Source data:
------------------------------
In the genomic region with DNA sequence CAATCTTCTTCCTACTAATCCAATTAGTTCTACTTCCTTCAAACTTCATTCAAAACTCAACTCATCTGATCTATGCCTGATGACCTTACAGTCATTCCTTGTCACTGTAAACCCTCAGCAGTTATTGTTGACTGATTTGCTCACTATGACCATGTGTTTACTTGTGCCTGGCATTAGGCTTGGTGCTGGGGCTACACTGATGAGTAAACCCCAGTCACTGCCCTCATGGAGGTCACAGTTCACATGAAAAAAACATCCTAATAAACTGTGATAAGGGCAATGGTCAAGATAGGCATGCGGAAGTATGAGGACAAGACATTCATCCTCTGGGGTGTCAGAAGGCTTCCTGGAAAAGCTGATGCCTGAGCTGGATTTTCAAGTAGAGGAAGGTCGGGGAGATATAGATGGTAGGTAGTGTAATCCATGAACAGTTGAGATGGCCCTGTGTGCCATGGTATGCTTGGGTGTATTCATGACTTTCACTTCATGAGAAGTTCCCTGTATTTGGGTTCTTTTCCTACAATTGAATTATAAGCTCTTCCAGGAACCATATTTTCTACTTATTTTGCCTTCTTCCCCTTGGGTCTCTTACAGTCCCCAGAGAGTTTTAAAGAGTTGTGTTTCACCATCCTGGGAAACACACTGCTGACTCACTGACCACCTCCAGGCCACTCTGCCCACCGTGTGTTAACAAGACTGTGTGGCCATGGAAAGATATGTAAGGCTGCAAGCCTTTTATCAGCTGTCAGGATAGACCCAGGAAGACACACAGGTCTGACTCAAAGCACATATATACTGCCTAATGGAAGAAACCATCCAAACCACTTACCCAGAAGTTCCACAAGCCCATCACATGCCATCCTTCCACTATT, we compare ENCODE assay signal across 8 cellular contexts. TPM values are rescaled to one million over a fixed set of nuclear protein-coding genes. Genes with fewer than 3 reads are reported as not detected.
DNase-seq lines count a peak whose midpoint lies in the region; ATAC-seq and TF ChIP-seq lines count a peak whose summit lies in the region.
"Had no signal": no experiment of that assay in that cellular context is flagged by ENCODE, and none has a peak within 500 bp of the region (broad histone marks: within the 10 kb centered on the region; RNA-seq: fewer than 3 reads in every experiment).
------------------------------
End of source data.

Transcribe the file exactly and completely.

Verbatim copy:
In the genomic region with DNA sequence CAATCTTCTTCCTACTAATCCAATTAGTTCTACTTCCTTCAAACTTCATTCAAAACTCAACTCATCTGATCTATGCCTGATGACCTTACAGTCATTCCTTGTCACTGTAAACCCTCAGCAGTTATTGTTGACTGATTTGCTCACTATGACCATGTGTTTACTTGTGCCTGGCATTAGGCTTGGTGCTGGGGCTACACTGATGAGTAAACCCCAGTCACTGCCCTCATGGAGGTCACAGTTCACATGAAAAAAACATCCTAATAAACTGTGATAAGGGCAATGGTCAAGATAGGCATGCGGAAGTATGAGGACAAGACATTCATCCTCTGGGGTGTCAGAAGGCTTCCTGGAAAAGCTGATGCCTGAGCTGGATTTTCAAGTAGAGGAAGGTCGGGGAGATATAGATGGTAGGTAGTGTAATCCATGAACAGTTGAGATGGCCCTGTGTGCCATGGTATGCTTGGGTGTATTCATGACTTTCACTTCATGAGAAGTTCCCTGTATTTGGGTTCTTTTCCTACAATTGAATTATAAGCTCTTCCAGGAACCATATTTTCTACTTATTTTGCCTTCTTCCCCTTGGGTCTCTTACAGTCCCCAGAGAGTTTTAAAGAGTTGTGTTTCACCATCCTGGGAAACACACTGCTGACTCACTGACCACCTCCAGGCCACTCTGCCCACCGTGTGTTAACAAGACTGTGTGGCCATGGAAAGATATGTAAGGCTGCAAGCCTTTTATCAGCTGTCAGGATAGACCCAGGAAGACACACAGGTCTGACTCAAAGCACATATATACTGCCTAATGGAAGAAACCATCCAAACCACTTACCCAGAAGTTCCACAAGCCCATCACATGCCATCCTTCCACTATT, we compare ENCODE assay signal across 8 cellular contexts. TPM values are rescaled to one million over a fixed set of nuclear protein-coding genes. Genes with fewer than 3 reads are reported as not detected.
DNase-seq lines count a peak whose midpoint lies in the region; ATAC-seq and TF ChIP-seq lines count a peak whose summit lies in the region.
"Had no signal": no experiment of that assay in that cellular context is flagged by ENCODE, and none has a peak within 500 bp of the region (broad histone marks: within the 10 kb centered on the region; RNA-seq: fewer than 3 reads in every experiment).